The following day, wifey and I drove up the coast a bit. We stopped at Morro Rock, a volcanic plug that’s a protected state preserve. We hand fed squirrels, watched surfers and collected shells. More general feeling of well-being and awesomeness.
The next morning, after wistful goodbyes, we made our way back to home base at Lee’s. We stopped at Lake Cachuma, a man-made body of water and campground within Los Padres National Forest.
The landscape felt nearly prehistoric, partly because it was so quiet. It was a mild day with temps in the 60s, and I remember thinking that a campground in New Jersey would be packed with people paying for parking. But here, several yurts were empty, with car and people sightings rare.
After a solid night’s sleep, we had our most physical day. Our first stop was a small town called Agua Dulce, which includes Vasquez Rocks Natural Area Park. The filming site for dozens of movies and TV shows, part of it is even known as “Kirk’s Rock” because parts of several Star Trek episodes were filmed there. And being a Trekkie, I loved hiking there.
We made a second trek that day, visiting the park surrounding the home of the first silent Western film star, William S. Hart. The stunning house, atop a hill with yet more sweeping views, is mostly left as it stood, with photos attesting to Hart’s career and close friendships with people like Amelia Earhardt and Wyatt Earp. Fans of the movie “Tombstone” (such as myself) may subconsciously know Hart’s name from the last five seconds of the film. He is named, along with Tom Mix, for being among Earp’s pallbearers. Hart left his ranch to the city as a museum, and both tours and hiking the grounds are free.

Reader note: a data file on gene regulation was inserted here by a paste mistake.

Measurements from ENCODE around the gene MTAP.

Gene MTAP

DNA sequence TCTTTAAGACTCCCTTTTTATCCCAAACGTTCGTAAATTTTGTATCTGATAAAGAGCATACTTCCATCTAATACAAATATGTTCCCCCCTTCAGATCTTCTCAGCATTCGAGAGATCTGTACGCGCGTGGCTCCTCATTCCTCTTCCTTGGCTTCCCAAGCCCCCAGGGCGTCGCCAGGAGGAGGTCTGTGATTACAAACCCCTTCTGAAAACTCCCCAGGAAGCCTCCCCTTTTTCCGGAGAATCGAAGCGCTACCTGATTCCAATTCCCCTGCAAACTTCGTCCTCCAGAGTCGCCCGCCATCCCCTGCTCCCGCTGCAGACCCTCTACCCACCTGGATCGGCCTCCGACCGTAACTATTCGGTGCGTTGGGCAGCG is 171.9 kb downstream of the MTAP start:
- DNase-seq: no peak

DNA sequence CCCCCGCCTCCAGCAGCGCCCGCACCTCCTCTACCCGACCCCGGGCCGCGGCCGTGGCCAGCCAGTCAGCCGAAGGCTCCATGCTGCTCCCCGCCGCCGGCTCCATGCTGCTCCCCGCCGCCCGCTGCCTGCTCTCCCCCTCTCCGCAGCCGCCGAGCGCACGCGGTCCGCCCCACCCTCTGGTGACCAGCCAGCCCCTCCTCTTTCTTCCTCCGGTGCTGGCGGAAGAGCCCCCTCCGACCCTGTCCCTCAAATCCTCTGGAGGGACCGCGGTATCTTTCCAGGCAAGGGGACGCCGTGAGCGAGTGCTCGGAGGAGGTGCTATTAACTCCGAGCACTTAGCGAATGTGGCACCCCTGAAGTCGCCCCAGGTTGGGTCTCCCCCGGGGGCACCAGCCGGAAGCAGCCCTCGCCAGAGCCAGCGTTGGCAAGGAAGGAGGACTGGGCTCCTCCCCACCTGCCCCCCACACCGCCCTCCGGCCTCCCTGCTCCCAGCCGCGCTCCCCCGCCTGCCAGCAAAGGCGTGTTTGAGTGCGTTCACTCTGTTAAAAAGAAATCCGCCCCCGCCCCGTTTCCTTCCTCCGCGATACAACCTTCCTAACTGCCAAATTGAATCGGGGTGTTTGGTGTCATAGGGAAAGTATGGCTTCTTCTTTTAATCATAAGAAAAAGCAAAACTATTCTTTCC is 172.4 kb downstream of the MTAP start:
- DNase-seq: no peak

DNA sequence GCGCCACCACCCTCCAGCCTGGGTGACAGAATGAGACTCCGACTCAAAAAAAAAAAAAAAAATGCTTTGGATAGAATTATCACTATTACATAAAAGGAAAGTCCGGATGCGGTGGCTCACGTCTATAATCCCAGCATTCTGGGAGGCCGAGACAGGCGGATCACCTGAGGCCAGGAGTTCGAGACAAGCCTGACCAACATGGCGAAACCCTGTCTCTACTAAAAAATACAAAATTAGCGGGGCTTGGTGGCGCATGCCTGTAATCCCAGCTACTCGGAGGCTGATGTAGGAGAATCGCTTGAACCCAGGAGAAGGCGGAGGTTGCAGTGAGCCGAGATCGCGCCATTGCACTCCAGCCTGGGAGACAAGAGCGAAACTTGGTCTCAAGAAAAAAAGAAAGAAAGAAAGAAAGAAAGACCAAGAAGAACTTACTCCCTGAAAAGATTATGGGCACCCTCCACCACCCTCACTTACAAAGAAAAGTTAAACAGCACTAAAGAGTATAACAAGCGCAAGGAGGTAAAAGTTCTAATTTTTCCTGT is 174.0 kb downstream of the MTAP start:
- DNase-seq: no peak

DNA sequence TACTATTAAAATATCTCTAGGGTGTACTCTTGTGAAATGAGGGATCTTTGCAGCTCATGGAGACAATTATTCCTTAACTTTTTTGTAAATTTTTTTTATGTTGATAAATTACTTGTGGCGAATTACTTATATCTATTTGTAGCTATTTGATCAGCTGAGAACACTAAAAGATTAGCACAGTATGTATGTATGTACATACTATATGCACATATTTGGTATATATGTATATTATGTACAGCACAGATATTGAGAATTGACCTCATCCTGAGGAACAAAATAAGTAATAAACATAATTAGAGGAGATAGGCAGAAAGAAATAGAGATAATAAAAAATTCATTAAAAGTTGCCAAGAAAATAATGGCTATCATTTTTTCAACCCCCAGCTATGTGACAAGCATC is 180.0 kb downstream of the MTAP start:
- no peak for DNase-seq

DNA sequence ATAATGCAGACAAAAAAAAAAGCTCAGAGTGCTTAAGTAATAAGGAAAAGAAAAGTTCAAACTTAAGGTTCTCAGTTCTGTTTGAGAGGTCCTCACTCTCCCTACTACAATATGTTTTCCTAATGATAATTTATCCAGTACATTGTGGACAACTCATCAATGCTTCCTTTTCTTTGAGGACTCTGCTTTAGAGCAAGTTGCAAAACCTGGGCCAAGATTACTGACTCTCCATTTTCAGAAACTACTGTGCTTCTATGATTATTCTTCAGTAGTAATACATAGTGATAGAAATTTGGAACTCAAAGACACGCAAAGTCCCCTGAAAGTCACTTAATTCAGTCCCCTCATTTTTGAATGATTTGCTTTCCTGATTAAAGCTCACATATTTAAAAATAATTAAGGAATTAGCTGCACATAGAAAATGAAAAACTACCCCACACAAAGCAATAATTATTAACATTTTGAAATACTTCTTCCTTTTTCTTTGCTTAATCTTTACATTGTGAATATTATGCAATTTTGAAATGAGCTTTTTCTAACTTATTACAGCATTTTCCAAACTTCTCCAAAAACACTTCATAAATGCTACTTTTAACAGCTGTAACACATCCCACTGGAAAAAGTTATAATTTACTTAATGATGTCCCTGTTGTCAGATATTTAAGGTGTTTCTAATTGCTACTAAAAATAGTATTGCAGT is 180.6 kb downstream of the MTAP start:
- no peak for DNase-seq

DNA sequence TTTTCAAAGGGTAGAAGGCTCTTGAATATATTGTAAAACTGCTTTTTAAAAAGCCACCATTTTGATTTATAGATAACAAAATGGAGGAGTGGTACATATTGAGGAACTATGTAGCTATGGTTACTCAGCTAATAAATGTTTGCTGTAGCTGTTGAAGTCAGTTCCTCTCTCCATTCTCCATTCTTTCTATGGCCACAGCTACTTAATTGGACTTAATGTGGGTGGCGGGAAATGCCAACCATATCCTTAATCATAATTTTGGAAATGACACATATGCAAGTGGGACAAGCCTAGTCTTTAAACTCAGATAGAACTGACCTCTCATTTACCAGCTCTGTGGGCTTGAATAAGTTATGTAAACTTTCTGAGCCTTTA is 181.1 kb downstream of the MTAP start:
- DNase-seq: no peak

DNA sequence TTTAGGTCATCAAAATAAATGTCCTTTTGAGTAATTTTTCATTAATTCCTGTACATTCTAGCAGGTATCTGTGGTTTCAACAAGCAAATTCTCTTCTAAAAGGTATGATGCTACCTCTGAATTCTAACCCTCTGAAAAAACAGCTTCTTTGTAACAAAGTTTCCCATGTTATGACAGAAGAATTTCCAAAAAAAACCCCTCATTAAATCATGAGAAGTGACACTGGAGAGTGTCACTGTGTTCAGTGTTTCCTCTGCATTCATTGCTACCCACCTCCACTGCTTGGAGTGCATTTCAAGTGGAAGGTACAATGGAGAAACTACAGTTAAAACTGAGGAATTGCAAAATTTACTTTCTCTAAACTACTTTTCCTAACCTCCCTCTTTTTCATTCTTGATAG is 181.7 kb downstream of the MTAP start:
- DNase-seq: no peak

We had one day left, and we had a plan to visit the Getty Center. And I can’t imagine there being a more spectacular art museum! After parking underground (for $15, but there’s no museum fee), you wait in line for a monorail, which for three minutes slowly makes its way out over the city (yes, more breathtaking views) and up the snaking track to the modern architecture of the museum’s numerous buildings and various levels. There are gardens and sculptures at unexpected places, and various angles of buildings and railings make it sometimes difficult to tell which way is up. The layout of the grounds was its own exhibit, and I loved it. The four main wings are subtly connected, with each advancing chronologically in art display.
I could have touched almost $54 million worth of paint, since the museum displays Irises by Vincent Van Gogh. But there is a watchful guard in each room, and in fact a little kid got his mother in trouble after he touched a painting. There’s never enough time to see this entire museum, but if you do make it there, do not miss the outdoor terrace, because a stroll on it allows you to see hundreds of square miles unobstructed. We looked out over Bel Air, Beverly Hills, Hollywood, downtown L.A., Studio City, Santa Monica, and all the way to the Pacific. Even after you leave the museum, your visit isn’t really over. You still get to ride the monorail back down the hill, taking in the vast scenery one last time. That night, our last on the coast, we stopped in to visit Renata’s Aunt Brenda, Lee and Melanie’s mother. Both were so glad to see each other after many years that I could only be a bystander to glow in the warmth. Before dinner, we talked in Brenda’s rent-controlled apartment, and Renata, ever the house hunter, checked out some of the bungalows in the downtown neighborhood. But alas, the 900-square-foot homes start at $400,000. Anything cheaper, and photos of the house show bars on the windows. We don’t know how poor people can even live out here, but they make it work. And if you want to figure out some way to live somewhere you can’t afford, you can’t beat this place.